Random Acts

“Random” has turned into a slang buzzword. On the street it means just about nothing like what it really means.

So, if you have tweens and teens loitering someplace in your world, or little bros and sisses of such people, be aware you may become random-ized next time you do something shockingly parental or grown-up. Even bosses of young employees can fall victim to this corruption by doing something boss-like.

In the great, wild outdoors – meaning on the street, with other kids at school, or on-line – random as street slang now means:

Totally not cool, abnormal, really weird and out there. Unfortunately, typical of street slang, it also means the opposite: a random person is totally predictable and boring, also moronic and a real sad case.

Sorry, Webster, or Oxford, or any other dictionary people, you’ve been had, undone, beaten. You’re just random. Get over it.

But fortunately, if you are still reading and have not given up all hope yet, here’s the real meaning of random:

Something without detectable order, done or chosen without any method or conscious decision, containing no order on which to make exact predictions.

Random is how dice land on green felt at the casino or how poker cards get disorganized when a good dealer shuffles them right. Unfortunately, for any gamblers reading this, there are no lucky charms, words or hand-wavings than can undo randomization of cards, or dice, or anything else, no matter how hard you hope. The real universe won’t do that for you. Sorry. The house wins because they understand random.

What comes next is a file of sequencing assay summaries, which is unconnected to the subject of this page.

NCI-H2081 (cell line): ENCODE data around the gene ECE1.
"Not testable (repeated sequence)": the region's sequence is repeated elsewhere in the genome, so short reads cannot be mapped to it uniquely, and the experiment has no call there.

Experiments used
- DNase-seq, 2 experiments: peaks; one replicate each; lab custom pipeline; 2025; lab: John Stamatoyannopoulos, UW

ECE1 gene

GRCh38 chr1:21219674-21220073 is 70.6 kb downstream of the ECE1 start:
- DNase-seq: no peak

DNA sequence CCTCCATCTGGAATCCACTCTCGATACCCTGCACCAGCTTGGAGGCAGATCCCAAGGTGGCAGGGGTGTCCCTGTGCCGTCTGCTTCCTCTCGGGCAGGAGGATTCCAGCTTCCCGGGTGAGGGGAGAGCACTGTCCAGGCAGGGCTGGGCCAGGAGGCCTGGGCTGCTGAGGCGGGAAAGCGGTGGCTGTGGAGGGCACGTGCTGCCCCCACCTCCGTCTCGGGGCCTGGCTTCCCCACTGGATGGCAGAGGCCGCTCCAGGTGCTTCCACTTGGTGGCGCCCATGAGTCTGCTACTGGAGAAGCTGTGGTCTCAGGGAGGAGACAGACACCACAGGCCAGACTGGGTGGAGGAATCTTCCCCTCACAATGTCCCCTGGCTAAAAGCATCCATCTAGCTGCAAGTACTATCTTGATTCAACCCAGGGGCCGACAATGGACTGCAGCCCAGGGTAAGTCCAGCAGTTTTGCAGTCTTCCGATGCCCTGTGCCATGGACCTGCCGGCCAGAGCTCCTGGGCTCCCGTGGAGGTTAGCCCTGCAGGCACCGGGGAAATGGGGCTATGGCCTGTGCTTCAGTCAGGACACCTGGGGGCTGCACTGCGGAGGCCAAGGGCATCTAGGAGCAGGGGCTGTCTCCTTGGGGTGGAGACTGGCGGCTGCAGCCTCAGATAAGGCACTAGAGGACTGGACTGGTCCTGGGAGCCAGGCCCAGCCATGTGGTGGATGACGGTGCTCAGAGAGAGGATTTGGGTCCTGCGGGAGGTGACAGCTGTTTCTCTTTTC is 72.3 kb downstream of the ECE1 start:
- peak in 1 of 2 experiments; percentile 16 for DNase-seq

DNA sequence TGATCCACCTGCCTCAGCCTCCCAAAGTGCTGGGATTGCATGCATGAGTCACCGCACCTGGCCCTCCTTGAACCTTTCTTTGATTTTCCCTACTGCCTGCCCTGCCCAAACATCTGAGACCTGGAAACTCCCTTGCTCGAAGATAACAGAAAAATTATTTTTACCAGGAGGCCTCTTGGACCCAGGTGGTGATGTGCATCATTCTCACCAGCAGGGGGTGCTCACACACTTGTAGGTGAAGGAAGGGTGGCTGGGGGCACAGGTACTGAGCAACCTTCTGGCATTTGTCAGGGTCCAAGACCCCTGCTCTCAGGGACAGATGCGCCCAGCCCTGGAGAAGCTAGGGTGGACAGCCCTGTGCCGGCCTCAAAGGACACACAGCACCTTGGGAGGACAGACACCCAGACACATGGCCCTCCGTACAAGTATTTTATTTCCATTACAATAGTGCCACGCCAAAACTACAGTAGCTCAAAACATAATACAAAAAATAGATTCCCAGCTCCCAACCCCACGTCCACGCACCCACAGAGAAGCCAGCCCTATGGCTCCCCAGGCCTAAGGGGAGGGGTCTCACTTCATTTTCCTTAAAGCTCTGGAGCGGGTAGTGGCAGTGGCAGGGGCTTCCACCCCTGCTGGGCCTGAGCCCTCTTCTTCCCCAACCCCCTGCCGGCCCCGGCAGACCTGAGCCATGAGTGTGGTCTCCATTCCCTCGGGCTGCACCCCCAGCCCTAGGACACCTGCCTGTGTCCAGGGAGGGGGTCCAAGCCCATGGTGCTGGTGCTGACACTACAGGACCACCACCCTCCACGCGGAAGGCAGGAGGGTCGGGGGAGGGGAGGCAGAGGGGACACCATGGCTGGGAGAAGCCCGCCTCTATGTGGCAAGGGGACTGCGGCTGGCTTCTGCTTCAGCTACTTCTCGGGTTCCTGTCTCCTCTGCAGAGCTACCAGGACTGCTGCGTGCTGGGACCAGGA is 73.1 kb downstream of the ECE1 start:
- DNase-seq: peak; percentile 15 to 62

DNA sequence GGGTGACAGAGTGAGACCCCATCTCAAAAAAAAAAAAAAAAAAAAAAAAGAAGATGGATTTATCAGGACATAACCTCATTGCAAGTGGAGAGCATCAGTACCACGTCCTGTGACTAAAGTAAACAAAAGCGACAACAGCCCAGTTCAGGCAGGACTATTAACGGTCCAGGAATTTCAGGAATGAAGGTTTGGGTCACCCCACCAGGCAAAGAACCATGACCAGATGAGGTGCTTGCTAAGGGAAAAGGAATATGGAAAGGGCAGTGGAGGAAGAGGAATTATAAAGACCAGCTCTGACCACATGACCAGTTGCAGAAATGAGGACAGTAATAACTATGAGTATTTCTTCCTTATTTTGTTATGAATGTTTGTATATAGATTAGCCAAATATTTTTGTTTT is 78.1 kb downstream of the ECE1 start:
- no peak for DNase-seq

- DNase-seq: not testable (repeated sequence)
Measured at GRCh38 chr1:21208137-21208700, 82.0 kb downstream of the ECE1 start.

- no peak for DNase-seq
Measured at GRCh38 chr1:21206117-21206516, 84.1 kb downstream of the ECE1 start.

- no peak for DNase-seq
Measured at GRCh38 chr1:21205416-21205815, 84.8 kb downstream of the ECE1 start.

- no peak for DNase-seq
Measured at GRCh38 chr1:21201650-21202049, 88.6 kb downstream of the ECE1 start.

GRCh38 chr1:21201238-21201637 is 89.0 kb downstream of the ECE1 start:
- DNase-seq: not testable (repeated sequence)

So, is there anything else good about random, if you don’t own a casino, for instance?

Just ask Mallery. Go to page 1 of this edition of your Jamestown Gazette and get involved with a wonderful new movement crossing the nation.

Random placement of random rocks emblazoned with random words of kindness. People are placing them in unexpected places where and when nobody could predict finding kind words, gentle thoughts and messages of peace and encouragement.

It is all about another kind of contagion, after all, and you can be a carrier… of a rock. Place a bit of kindness into the world with one. It is a contagion that is now spreading both rapidly and randomly.

Next time you walk down a street or stroll through a park, notice a tree trunk or a rose bush, a doorstep or even a parking meter that could use a bit of thoughtfulness or a happy thought. Paint it on a rock and leave it there.

Some random day some random person may find it and you may change a random thought to something finer. That is, happily, a predictable thing.

Then pass it on. If you pick up a kind rock, have one of your own to take its place and once the one you found does its good work for you, leave it in some other random place for somebody else to find.

So, will it matter? Anthropologist Margaret Mead once said, “Never believe that a few caring people can’t change the world.”

And that’s one of the best things about finding your Jamestown Gazette wherever you found it. We know each copy is read by, on the average, 2.5 people – and we don’t mind that half person is you – because The Peoples Paper gets passed around too, just like a kind rock.

Enjoy the read.

Walt Pickut